Dan Jarvis, the Mayor of the Sheffield City Region, has gone on record as saying one of his priorities remains securing the future of the Supertram network and that this remains more important than even considering any future expansion. It has been known for some time that major works for its renewal will be needed from 2024 – coincidentally the same year that Stagecoach ‘s contract to operate Supertram expires – and the Mayor has said he remains in constant dialogue with the government over securing funding.
It is expected that costs for the renewal of the network will be in the region of £400 million, cash which the city region does not currently have at its disposal (they were awarded £166 million from the Transforming Cities fund last year). Works which will need to renew the system include on the infrastructure such as track and stops, the trams themselves (the original trams now having been in service for over 27 years) as well as at the depot. Mr Jarvis has said that ministers have said to him they are committed to supporting any renewals needed but at the moment these are just words.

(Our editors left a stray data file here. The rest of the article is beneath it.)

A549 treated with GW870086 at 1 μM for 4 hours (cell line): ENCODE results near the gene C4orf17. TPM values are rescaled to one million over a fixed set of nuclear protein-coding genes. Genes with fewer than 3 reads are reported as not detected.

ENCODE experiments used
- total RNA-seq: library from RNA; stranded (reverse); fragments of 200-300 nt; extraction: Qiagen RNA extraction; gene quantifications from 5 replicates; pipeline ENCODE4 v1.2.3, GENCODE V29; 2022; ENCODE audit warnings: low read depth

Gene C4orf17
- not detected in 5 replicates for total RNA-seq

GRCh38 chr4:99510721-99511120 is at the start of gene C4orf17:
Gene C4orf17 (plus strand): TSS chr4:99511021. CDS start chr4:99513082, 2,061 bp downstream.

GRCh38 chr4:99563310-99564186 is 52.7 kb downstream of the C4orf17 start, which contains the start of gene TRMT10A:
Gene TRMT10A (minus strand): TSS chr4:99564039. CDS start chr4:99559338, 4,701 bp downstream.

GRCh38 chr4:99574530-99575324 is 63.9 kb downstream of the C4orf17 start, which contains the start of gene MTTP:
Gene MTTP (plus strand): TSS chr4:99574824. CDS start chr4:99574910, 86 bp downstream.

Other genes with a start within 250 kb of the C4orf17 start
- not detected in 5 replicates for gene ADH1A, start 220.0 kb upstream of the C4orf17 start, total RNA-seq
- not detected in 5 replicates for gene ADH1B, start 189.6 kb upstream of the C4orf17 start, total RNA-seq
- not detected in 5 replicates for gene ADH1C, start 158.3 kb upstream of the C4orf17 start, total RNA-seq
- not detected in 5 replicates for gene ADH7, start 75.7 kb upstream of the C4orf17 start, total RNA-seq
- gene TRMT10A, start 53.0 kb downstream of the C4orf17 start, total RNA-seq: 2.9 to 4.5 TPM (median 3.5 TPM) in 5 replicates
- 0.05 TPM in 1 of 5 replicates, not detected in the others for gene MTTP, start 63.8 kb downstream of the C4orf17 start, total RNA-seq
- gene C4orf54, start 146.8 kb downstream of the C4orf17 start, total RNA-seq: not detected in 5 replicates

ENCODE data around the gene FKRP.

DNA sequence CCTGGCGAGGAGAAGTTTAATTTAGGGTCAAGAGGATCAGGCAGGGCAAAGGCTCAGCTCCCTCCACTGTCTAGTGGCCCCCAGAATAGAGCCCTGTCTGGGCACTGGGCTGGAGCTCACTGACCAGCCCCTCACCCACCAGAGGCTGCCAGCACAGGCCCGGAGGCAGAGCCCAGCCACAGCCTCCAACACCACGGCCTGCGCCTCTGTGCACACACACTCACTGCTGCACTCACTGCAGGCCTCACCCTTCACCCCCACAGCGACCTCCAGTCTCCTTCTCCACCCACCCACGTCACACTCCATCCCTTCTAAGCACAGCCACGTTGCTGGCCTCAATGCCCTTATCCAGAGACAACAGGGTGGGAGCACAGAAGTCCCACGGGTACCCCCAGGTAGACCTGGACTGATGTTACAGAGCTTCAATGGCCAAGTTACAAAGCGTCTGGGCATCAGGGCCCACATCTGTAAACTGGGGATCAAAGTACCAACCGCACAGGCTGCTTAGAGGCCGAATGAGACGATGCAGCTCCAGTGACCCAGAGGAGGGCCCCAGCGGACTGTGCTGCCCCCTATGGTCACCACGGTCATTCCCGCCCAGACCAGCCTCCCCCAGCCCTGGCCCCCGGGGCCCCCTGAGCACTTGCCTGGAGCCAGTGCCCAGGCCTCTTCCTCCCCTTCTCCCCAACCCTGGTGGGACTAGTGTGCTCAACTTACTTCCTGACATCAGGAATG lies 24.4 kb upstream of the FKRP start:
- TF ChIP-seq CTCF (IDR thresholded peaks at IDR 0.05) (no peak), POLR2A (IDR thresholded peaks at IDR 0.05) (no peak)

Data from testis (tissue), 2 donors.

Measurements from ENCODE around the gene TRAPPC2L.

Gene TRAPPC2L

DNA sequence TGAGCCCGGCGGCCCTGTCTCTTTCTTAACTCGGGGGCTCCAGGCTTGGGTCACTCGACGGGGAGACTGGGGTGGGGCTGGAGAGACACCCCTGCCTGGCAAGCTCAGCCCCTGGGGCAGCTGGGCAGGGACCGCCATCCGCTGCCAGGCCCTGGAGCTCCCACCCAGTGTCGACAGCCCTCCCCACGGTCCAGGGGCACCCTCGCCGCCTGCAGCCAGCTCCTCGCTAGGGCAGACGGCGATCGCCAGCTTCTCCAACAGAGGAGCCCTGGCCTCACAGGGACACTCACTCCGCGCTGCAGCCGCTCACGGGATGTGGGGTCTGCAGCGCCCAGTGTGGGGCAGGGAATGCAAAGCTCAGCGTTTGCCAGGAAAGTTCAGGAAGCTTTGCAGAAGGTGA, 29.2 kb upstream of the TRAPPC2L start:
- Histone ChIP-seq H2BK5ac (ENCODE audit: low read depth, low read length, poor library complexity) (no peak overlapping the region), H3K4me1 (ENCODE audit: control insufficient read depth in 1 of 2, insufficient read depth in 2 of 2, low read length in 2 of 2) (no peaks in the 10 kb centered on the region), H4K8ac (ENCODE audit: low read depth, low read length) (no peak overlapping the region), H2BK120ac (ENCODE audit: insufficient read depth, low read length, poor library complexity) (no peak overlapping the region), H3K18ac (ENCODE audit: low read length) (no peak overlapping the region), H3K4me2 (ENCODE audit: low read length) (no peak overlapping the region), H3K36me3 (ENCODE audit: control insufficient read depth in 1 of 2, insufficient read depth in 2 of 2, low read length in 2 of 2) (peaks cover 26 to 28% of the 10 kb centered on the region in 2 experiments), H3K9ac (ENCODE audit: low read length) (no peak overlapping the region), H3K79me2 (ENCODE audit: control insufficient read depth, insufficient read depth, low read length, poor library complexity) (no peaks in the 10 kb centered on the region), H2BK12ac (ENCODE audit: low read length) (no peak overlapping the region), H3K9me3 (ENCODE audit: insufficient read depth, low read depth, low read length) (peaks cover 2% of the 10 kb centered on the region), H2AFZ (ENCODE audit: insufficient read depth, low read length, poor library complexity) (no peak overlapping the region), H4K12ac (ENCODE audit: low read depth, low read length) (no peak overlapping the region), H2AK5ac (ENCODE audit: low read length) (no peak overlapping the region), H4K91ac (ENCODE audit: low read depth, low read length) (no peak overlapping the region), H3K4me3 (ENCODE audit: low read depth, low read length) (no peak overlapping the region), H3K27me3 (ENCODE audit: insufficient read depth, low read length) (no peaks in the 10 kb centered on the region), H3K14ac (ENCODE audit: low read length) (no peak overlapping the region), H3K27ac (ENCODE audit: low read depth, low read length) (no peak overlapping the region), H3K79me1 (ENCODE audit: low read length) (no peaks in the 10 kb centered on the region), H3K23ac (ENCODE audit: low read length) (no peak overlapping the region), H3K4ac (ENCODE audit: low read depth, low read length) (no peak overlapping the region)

Mr Jarvis told the Local Democracy Service: “I’m in constant talk with the Department for Transport about renewing Supertram. Obviously the priority in recent months has been about keeping the system going. I’ve had to fight tooth and nail to get additional money out of national government to keep Supertram running, and we’ve been able to do that. We’ve got to look at our public transport system in the round, so I don’t look at buses, or the tram in isolation, because we need an integrated network, but we are working closely with the DfT nationally and with Sheffield Council, to ensure that we are in a financial position to invest in the renewal of Supertram. I’ve always said we will renew Supertram is an expensive project to do but that is something that we will do with a significant amount of that investment will have to come from national government. But what we don’t yet know is where Government are post pandemic in terms of what money they will make available. There is no reduction in our commitment to make sure that we renew and then enhance Supertram.”
There remains support within the region for the retention of the network – a survey took place in 2019 asking for views which included the possibility of abandoning the system and replacing it with bus rapid transit as one potential option – but the costs remain a significant challenge with the next few years set to the crucial for the future of the network.